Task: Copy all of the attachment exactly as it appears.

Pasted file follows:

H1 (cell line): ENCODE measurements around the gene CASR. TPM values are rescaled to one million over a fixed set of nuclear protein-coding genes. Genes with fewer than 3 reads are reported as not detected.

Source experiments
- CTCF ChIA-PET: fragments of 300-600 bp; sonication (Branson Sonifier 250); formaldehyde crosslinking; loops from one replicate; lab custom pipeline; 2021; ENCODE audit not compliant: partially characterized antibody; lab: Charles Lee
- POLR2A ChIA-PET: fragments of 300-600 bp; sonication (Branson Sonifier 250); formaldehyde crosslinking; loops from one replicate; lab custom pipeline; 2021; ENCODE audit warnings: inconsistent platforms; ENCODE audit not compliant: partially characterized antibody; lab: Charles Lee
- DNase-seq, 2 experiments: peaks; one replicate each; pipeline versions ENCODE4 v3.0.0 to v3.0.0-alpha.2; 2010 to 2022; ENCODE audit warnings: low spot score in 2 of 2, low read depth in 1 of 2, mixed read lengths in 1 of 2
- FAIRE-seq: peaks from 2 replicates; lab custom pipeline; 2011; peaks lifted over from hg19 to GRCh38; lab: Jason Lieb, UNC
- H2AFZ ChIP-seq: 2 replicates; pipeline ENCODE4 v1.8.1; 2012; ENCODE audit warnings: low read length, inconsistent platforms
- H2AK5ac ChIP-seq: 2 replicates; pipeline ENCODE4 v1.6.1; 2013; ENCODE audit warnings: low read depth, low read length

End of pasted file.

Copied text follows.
H1 (cell line): ENCODE measurements around the gene CASR. TPM values are rescaled to one million over a fixed set of nuclear protein-coding genes. Genes with fewer than 3 reads are reported as not detected.

Source experiments
- CTCF ChIA-PET: fragments of 300-600 bp; sonication (Branson Sonifier 250); formaldehyde crosslinking; loops from one replicate; lab custom pipeline; 2021; ENCODE audit not compliant: partially characterized antibody; lab: Charles Lee
- POLR2A ChIA-PET: fragments of 300-600 bp; sonication (Branson Sonifier 250); formaldehyde crosslinking; loops from one replicate; lab custom pipeline; 2021; ENCODE audit warnings: inconsistent platforms; ENCODE audit not compliant: partially characterized antibody; lab: Charles Lee
- DNase-seq, 2 experiments: peaks; one replicate each; pipeline versions ENCODE4 v3.0.0 to v3.0.0-alpha.2; 2010 to 2022; ENCODE audit warnings: low spot score in 2 of 2, low read depth in 1 of 2, mixed read lengths in 1 of 2
- FAIRE-seq: peaks from 2 replicates; lab custom pipeline; 2011; peaks lifted over from hg19 to GRCh38; lab: Jason Lieb, UNC
- H2AFZ ChIP-seq: 2 replicates; pipeline ENCODE4 v1.8.1; 2012; ENCODE audit warnings: low read length, inconsistent platforms
- H2AK5ac ChIP-seq: 2 replicates; pipeline ENCODE4 v1.6.1; 2013; ENCODE audit warnings: low read depth, low read length